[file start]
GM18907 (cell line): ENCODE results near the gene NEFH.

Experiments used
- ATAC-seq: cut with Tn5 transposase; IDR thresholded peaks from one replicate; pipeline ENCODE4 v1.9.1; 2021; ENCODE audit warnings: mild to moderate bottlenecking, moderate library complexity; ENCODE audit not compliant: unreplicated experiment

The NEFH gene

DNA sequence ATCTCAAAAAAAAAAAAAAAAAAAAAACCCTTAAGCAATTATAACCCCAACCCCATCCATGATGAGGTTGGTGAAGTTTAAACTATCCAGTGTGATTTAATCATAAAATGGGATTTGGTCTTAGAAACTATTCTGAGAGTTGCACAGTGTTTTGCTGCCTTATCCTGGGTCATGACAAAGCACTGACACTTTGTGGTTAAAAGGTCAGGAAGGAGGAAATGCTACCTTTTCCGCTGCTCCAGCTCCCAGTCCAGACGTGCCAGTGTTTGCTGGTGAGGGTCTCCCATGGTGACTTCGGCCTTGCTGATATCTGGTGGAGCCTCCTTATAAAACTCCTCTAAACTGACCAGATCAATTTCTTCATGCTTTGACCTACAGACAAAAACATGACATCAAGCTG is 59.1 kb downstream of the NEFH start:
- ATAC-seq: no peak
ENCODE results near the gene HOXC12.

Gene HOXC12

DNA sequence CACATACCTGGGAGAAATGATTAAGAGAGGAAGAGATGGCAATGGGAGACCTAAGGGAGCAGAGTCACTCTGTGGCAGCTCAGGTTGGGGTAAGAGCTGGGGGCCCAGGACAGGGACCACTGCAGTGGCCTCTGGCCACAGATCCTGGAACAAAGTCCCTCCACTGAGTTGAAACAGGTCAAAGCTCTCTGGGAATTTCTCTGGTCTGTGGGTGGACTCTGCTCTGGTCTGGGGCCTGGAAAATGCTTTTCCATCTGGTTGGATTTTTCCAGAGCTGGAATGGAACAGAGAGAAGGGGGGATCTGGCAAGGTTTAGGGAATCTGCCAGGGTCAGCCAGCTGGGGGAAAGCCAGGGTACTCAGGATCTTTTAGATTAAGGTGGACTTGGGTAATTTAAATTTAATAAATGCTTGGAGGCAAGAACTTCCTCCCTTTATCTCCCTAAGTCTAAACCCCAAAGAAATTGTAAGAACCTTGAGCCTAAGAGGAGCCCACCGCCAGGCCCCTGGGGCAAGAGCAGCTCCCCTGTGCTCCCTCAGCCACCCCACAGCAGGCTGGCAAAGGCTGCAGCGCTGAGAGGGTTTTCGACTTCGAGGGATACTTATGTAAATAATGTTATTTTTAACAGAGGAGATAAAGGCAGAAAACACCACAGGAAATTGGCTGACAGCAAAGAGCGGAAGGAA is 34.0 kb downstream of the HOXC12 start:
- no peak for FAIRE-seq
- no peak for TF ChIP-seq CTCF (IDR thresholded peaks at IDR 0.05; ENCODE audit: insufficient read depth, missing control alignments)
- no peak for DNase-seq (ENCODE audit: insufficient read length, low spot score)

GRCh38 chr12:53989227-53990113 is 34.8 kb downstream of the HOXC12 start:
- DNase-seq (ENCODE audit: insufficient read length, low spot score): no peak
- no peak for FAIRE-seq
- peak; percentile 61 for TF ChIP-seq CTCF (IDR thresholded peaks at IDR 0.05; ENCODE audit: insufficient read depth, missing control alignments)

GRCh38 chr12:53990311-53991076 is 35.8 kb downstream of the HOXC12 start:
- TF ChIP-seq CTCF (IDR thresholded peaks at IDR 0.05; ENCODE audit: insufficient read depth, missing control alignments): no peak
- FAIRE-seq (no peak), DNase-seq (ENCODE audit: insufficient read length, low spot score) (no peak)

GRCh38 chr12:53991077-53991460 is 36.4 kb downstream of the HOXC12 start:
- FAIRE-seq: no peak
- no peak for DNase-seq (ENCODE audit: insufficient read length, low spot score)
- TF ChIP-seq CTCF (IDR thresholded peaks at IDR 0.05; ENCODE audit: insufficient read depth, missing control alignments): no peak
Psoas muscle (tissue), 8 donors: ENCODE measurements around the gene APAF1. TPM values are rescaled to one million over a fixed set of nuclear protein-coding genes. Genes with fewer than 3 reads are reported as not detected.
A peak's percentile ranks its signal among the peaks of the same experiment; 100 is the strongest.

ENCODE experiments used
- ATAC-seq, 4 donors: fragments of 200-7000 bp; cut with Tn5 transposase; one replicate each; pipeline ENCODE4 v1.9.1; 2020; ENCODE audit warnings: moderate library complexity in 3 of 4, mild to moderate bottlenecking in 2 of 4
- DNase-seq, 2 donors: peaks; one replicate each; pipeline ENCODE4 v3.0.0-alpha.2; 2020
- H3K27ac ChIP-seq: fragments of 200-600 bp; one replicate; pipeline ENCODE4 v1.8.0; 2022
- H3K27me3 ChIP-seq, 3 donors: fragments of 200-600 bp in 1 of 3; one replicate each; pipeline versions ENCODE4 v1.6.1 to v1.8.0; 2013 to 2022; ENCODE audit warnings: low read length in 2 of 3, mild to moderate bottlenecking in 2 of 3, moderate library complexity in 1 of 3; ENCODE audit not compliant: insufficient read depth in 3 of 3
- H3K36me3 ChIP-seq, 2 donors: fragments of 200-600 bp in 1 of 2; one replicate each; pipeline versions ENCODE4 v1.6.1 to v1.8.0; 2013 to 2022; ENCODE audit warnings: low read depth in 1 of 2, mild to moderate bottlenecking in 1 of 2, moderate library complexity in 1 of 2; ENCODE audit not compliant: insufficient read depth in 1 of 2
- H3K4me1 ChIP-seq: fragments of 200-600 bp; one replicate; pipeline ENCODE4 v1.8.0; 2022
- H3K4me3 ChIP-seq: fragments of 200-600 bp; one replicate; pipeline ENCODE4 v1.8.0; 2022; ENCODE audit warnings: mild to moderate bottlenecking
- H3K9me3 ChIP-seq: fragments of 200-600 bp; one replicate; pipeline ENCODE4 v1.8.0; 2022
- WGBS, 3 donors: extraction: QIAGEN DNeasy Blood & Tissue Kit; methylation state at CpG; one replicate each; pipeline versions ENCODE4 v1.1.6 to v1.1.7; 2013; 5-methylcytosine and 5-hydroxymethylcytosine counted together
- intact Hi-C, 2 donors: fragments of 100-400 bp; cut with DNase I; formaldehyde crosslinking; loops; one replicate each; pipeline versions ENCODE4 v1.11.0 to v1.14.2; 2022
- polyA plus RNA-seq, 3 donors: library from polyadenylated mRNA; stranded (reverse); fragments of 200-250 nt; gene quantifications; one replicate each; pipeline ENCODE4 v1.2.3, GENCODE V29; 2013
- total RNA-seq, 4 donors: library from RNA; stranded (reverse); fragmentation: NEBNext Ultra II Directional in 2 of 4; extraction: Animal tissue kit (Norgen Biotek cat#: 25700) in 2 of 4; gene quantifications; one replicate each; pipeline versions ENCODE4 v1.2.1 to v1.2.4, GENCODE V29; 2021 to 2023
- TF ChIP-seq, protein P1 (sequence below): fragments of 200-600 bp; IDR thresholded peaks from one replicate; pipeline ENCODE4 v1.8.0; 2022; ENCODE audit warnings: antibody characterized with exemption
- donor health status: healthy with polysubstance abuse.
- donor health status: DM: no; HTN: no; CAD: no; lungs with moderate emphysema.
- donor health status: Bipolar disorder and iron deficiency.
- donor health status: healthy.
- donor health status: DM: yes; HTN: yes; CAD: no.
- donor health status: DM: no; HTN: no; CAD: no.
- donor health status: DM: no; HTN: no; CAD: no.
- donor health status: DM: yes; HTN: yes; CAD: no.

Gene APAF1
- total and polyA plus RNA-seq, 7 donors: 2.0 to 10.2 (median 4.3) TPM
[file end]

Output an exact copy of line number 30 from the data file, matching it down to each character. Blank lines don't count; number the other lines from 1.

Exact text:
- H3K27me3 ChIP-seq, 3 donors: fragments of 200-600 bp in 1 of 3; one replicate each; pipeline versions ENCODE4 v1.6.1 to v1.8.0; 2013 to 2022; ENCODE audit warnings: low read length in 2 of 3, mild to moderate bottlenecking in 2 of 3, moderate library complexity in 1 of 3; ENCODE audit not compliant: insufficient read depth in 3 of 3